I had the pleasure of meeting Karen Natoci Florka last month when I visited Michigan and am delighted that she was willing to introduce us to the Shared Community of Practice from the team at The Communication Matrix. Karen is an SLP who has served students aged 3-26 with various physical, sensory and intellectual challenges at Wing Lake Developmental Center (Detroit area) since 2001. She is a part time lecturer at Wayne State University where she teaches a course entitled “Communication Acquisition and Educational Interventions for Students with Moderate to Severe Impairments.” She is part of the Communication Matrix Charter group. Click on the image below to learn more. The Communication Matrix is growing into a Shared Community of Practice!  I remember the first few weeks in my new job at a wonderful, magical, school for children with complex communication needs. It was time for my first evaluation. These amazing students were challenging!  They seemed... [Read More...]

Research Tuesday: Photos Versus PCS – Babies Weigh In

September 9, 2014 by - 6 Comments

Research Tuesday: Photos Versus PCS - Babies Weigh In

We’re back again with another Research Tuesday post, a series organized by Rachel Wynn of Gray Matter Therapy, in which bloggers are encouraged to write about a research article that they’ve read recently. (You may also know Rachel from her amazing work in advocating for ethical services in skilled nursing facilities.) For our September post, we look at a study done with babies to see how they like different AAC symbols. SLPs frequently assume that children with AAC needs better understand and prefer photos to other forms of picture symbols used in AAC. In this article, we look at the work of special educator Alexandra DaFonte whose work gives us some insight into this issue. In this study, she sought to determine if typically developing infants at 6, 9, and 12 months of age responded to two types of graphic symbols used in AAC: actual photographs and Picture Communication Symbols... [Read More...]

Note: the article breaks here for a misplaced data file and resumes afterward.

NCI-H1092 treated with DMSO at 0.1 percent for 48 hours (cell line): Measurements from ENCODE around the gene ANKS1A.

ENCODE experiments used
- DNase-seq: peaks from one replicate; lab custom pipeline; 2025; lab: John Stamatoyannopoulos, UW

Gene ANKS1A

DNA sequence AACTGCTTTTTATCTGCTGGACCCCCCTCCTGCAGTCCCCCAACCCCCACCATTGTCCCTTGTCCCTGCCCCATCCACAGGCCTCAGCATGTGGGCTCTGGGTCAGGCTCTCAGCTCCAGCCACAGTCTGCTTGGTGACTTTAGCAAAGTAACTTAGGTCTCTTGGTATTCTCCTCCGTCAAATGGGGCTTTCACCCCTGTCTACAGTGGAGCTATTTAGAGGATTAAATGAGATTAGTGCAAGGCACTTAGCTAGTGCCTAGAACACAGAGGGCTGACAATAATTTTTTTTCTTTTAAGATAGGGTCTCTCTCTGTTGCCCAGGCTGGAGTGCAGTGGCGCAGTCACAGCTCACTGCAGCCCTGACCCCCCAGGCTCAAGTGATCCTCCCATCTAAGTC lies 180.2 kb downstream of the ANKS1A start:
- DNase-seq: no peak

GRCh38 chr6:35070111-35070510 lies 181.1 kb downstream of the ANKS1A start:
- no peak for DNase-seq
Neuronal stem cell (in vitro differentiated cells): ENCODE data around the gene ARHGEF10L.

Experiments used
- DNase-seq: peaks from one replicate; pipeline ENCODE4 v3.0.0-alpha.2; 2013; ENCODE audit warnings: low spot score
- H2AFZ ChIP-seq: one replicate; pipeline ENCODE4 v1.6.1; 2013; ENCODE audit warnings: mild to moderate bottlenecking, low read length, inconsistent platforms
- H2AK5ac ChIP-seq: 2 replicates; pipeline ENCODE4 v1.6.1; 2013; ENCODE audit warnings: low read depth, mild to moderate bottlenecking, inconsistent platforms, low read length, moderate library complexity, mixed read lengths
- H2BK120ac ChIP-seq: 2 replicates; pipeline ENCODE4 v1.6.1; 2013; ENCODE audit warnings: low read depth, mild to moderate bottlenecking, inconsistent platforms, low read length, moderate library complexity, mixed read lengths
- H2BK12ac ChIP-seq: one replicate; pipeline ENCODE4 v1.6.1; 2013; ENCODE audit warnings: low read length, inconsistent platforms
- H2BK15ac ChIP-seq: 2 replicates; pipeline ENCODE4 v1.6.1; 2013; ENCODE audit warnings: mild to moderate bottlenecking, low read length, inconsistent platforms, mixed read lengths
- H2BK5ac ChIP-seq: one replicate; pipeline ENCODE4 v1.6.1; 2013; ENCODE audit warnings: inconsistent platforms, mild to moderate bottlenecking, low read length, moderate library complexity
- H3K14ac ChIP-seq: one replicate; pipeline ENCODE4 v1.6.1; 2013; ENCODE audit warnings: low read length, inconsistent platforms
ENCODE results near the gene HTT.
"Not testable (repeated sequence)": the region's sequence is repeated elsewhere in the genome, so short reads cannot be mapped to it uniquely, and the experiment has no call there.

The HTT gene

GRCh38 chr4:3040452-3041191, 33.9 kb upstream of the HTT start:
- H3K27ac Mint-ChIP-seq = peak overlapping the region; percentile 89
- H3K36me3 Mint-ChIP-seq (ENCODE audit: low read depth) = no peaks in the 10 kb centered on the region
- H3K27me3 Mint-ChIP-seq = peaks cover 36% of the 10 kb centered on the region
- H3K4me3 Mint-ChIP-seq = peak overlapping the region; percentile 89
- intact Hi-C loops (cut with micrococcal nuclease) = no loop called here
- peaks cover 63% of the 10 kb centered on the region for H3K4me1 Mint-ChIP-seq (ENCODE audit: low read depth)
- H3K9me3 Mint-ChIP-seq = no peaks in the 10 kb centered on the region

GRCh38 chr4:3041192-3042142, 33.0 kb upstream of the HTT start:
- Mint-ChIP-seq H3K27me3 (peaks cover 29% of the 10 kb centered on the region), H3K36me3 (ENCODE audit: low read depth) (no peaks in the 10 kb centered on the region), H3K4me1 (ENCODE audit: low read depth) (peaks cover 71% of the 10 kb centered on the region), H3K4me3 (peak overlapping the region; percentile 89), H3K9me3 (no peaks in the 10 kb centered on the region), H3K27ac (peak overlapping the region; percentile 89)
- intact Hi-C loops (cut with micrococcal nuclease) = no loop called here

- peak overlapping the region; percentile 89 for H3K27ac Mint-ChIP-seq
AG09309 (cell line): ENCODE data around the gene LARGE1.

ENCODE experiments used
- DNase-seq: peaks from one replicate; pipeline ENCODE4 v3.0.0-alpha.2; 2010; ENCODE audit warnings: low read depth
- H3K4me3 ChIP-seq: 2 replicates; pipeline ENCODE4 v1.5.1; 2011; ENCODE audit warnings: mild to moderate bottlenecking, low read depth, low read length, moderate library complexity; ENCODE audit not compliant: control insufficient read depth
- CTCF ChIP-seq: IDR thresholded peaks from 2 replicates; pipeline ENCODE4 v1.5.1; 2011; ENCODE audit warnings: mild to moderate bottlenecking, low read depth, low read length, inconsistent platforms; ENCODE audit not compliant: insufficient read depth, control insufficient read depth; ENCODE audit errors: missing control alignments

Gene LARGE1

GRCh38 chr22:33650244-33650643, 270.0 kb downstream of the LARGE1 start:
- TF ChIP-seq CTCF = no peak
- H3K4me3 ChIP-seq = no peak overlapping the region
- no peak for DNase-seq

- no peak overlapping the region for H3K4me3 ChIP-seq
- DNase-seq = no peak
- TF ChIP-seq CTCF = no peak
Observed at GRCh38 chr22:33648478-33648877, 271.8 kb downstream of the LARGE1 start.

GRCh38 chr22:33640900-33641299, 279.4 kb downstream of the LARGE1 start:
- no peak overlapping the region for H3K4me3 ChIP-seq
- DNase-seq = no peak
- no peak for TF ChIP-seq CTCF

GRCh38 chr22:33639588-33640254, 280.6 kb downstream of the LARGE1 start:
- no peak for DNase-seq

AACtual Therapy with Shareka Bentham: Navigating Eye Gaze for Beginning Communicators

May 29, 2014 by - 6 Comments

Today, we welcome back Shareka Bentham, who has told us about her AAC adventures with the Harlem Shake, a field trip, and more. In this post, she shares her experiences in getting little ones started on the intentional use of eye gaze for communication. ::::::::::::::::::::::::::::::::::::::::::::::::::::::::: I think that most Speech & Language Therapists have those moments in therapy where they’re wondering “Am I doing the right thing here??” I have been feeling that way recently in my practice as I have been nudged into the world of using the head and eyes for communication.  I was (with extensive research) once able to use an eye gaze board quite successfully with an adult patient in the final stages of ALS, but I had never used such techniques in my paediatric clinic. However, I now have a few little ones on my caseload who have severe physical limitations, and are unable to... [Read More...]

PrAACtically SLPs: Hungry for Bilingual AAC

April 10, 2014 by - 2 Comments

PrAACtically SLPs: Hungry for Bilingual AAC

We are so excited to launch, PrAACtically SLPs, a new series featuring the voices of graduate students in SLP programs who do outstanding work in AAC. We start off with a wonderful group from the University of North Carolina at Chapel Hill. Allie Rodriguez, Caitlin Rich, and Megan Latta are second year SLP students who will be graduating in May. They recently concluded an AAC course taught by Dr. Penny Hatch, who continues to mentor them in the field of AAC and literacy. I met these energetic young professionals at the North Carolina Augmentative Communication Association Conference in February and was inspired by their passion. In this post, they tell us about their AAC experiences on a trip to Guatemala. Hungry for Bilingual AAC?             Today, our population is becoming more culturally diverse, which, in turn, has caused our caseloads to reflect this change. There is a growing... [Read More...]